When the holidays end, hunger doesn’t just go away.
Well-Help is busiest in November and December as its volunteers collect food for needy area families. From its office inside of First United Methodist Church on South Main Street, the organization provides groceries for around 475 people per month, said office coordinator Bernie Raab.
“This time of year we do pretty well because everyone is in the giving mood,” said Raab. “Where we really get low and slow is summertime. People just don’t remember we’re here year ‘round. Times are hard on everybody. Then when the schools start up the different organizations within the school take up collections too.”
The organization was founded more than 50 years ago in the building now occupied by King Realty in Wellington and moved to its current home about 25 years ago, Raab said.
It received IRS tax exempt status as a nonprofit in 1991 and brings in roughly $280,000 annually, mostly through donations.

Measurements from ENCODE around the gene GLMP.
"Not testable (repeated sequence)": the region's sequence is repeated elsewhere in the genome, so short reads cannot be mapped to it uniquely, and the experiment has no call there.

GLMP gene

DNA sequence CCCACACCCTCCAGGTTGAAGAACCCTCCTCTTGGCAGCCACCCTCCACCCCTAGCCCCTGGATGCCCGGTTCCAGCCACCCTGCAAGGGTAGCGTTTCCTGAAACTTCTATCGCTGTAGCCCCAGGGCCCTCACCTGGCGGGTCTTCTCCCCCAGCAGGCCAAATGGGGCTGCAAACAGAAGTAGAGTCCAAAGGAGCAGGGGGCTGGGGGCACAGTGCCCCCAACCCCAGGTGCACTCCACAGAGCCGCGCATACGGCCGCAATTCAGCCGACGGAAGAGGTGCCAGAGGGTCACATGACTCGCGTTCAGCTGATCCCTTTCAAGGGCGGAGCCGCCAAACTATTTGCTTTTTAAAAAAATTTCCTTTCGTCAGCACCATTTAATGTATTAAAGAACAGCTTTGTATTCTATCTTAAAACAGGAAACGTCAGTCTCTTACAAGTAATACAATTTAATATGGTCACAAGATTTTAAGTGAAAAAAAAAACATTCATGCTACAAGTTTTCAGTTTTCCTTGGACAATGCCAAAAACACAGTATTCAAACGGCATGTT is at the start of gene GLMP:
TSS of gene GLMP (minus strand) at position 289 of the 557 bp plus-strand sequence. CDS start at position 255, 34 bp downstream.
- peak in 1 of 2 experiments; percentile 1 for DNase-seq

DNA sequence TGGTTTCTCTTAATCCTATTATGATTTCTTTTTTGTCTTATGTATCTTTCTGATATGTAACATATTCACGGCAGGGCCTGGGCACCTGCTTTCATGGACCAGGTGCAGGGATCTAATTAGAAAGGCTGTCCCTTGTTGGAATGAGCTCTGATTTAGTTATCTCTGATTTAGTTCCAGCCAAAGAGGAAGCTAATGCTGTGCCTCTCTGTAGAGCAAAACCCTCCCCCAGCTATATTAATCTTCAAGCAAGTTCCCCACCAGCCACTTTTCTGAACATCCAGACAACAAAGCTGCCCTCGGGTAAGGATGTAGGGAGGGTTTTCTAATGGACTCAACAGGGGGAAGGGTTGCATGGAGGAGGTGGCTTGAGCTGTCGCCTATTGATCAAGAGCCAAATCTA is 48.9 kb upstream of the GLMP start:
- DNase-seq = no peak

Last year, 5,531 people were served by Well-Help, a slight decrease from 6,050 in 2014.
Holiday food distributions are held before Easter, Thanksgiving, and Christmas. Most recently, volunteers gathered Dec. 15 to put together food packages.
“Well Help started out as being just about mental health,” she said. “It was just called ‘Help.’ People started coming in and asking for food so then they started just bringing in food and giving some out. The food part started to grow more and more and here we are now.”
The Wellington fire department donated $2,000 to Well-Help through proceeds from its chili cook-off in November. About 30 donors form the bulk of annual proceeds, Raab said.
In Lorain County, the U.S. Department of Agriculture deemed 45,000 people “food insecure” in 2013, meaning a lack of regular access to enough food for monetary reasons. That number makes up about 15 percent of Lorain County’s population, closely aligning with national numbers of 48.1 million (14 percent of the U.S. population).
Jonathan Delozier can be reached at 440-647-3171 or @DelozierNews on Twitter.
Courtesy photo Well-Help president Mo Furcron and office coordinator Bernie Raab work tirelessly to help put food in the hands and stomachs of hungry families.